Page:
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Will A Homegrown Communication Network Help Govt’s Concerns Of Foreign Interference?

Will A Homegrown Communication Network Help Govt’s Concerns Of Foreign Interference?

The government is considering the step to ensure the safety of its official communication

The app’s data will be stored and backed up on servers located within India

Indian government has also stood firm on data localisation stand of all payment companies

In the last two years, several data privacy concerns have been flagged off. The Indian government has been after social media giants seeking safe and secure online experience for the users. At such a time, the government is mulling to ensure the safety of its official communication by developing a new chat application.

An ET report citing senior government official said that the government is exploring developing and using an app similar to WhatsApp as a homegrown secure communication network. This will help the country insulate from future vulnerabilities stemming from geopolitical developments.

“There are strong discussions that for strategic and security reasons, over a period of time, we should have email, messaging-…all sorts of systems, at least for government communication, which doesn’t depend on outside players,” the report said.

The government believes that with this new app, all the communication and data related to Indian government will be 100% stored in India. The official said that the government staff and officers could be discouraged to use private messaging platforms, such as Gmail or WhatsApp for official communications.

They are hoping that for starters, the government can lead this change and later entrust public to use it as well.

These concerns have reportedly stemmed from the fact that Huawei Technologies Co employees worked on at least 10 research projects with Chinese armed forces personnel over the last decade. As a result, US has barred its companies from supplying software and components to that firm which makes telecom equipment as well as smartphones.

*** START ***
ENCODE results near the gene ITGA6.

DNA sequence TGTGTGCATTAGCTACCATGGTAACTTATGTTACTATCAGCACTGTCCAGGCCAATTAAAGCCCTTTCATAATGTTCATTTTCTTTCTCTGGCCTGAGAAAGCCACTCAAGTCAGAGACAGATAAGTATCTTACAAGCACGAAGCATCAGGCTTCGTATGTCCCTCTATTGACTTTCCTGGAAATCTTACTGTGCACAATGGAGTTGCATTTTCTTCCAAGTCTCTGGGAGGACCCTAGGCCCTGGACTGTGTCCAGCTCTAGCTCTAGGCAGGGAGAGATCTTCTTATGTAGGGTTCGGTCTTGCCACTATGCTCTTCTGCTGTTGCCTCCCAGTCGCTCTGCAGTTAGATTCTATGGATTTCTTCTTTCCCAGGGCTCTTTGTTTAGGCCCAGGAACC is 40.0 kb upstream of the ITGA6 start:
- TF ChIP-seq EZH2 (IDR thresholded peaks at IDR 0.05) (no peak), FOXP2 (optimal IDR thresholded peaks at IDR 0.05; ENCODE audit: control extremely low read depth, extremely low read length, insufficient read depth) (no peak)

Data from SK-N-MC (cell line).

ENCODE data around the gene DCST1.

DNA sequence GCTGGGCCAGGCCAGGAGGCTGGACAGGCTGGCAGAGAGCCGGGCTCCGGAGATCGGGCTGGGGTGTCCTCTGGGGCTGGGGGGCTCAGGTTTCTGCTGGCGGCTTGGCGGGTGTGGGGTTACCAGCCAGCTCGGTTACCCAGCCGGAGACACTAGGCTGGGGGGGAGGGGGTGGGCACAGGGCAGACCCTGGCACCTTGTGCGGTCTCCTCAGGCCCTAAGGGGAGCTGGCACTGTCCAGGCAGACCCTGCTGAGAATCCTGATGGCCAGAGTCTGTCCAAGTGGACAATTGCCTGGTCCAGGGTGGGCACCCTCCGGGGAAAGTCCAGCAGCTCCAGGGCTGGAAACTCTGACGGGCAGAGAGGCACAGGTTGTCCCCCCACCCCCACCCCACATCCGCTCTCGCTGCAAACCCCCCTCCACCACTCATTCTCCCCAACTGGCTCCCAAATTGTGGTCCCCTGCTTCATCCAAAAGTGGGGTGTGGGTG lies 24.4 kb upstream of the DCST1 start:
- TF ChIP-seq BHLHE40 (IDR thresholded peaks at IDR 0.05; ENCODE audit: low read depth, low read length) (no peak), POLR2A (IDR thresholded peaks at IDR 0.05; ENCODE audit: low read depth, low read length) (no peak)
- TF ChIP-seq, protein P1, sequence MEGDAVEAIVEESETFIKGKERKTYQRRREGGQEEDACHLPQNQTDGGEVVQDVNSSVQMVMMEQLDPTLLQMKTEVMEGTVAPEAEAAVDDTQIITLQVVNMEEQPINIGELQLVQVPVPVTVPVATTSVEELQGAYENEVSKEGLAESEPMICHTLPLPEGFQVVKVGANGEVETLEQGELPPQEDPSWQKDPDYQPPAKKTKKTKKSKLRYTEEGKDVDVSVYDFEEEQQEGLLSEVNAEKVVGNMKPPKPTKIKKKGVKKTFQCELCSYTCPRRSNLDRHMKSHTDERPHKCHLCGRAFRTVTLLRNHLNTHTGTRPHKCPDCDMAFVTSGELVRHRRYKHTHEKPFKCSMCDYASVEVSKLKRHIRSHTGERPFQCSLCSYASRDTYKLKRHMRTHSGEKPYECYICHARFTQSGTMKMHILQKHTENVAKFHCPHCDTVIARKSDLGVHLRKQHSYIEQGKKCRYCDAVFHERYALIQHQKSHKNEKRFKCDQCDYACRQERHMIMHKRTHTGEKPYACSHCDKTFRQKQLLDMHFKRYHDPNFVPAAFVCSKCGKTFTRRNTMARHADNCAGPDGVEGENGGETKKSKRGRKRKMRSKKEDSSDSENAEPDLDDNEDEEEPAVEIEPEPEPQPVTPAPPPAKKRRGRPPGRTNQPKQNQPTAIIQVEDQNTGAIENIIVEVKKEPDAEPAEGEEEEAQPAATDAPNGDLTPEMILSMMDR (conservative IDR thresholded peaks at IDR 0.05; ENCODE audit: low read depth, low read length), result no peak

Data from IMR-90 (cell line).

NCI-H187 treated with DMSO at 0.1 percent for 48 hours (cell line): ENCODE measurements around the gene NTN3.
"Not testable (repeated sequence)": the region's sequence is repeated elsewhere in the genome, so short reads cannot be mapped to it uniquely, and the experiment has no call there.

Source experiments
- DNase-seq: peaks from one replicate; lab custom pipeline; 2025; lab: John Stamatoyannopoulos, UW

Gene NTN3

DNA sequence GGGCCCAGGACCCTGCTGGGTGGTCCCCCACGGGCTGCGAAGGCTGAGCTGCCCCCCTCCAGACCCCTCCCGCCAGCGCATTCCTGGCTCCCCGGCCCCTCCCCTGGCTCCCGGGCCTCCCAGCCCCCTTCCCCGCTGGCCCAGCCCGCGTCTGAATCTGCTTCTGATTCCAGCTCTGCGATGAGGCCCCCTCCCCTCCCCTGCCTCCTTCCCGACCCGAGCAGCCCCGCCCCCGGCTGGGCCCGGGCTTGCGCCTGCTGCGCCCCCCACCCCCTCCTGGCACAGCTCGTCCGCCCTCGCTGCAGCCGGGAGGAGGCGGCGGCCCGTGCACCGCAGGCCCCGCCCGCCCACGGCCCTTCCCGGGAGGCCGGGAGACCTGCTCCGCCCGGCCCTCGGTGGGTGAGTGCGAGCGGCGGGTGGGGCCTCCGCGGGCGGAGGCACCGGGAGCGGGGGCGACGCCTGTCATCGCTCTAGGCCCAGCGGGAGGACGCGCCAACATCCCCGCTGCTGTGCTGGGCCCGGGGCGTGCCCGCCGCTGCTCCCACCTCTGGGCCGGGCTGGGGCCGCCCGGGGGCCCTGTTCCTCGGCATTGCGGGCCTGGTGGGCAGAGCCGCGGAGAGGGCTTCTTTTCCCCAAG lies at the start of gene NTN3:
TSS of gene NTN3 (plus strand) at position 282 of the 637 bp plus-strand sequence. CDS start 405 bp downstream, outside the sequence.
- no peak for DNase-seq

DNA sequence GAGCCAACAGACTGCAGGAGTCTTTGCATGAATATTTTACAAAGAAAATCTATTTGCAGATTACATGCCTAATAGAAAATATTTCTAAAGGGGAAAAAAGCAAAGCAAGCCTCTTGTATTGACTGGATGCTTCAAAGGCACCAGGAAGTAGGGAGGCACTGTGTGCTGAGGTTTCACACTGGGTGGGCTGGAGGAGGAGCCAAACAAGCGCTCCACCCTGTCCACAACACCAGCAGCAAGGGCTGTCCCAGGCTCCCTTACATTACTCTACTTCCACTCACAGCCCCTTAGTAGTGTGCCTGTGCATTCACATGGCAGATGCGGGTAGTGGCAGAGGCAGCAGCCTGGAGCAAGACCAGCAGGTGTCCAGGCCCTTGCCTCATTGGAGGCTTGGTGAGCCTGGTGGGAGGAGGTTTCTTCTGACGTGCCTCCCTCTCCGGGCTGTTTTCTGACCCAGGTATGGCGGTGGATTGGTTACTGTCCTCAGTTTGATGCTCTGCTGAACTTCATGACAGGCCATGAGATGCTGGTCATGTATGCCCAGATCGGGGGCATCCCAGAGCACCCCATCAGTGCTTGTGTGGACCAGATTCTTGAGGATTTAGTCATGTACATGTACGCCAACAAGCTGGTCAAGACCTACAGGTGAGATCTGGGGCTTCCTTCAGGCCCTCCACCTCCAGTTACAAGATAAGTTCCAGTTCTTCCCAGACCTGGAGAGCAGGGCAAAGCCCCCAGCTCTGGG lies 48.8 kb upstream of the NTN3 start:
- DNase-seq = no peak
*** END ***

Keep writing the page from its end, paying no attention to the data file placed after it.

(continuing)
Also, Android, from the Google stable, said it would cut ties with Huawei’s smartphones. The US has also been pressing India to bar Huawei from 5G, but New Delhi is yet to take a call.

The concern of the government is that due to geopolitical reasons, US may some day ask its companies to affect network in India and cause data loss. The fears also stem from experiences where social media giant Facebook and Cambridge Analytica allegedly ran Russian interference for US elections.

On its part, Indian government has been calling for data localisation. In April 2018, the RBI had issued a circular asking all payment system operators in the country to store data – pertaining to their customers – within India to ensure that user details remain secure against privacy breaches. They also had to get a third-party audit done by CERT IN-empanelled auditors.

Also, the Indian government is mulling over the draft data protection bill. The bill gives new definitions of “personal data” and “sensitive personal data”. It defines personal data as any data of a natural person which allows direct or indirect identifiability. Sensitive personal data has been defined as financial data, biometric data, positive additions such as religious and political beliefs, caste, intersex/transgender status, and official government identifiers like PAN etc.

Even though the US has strongly stood against such rules, the government is doing its part for national security and the safety of its citizens.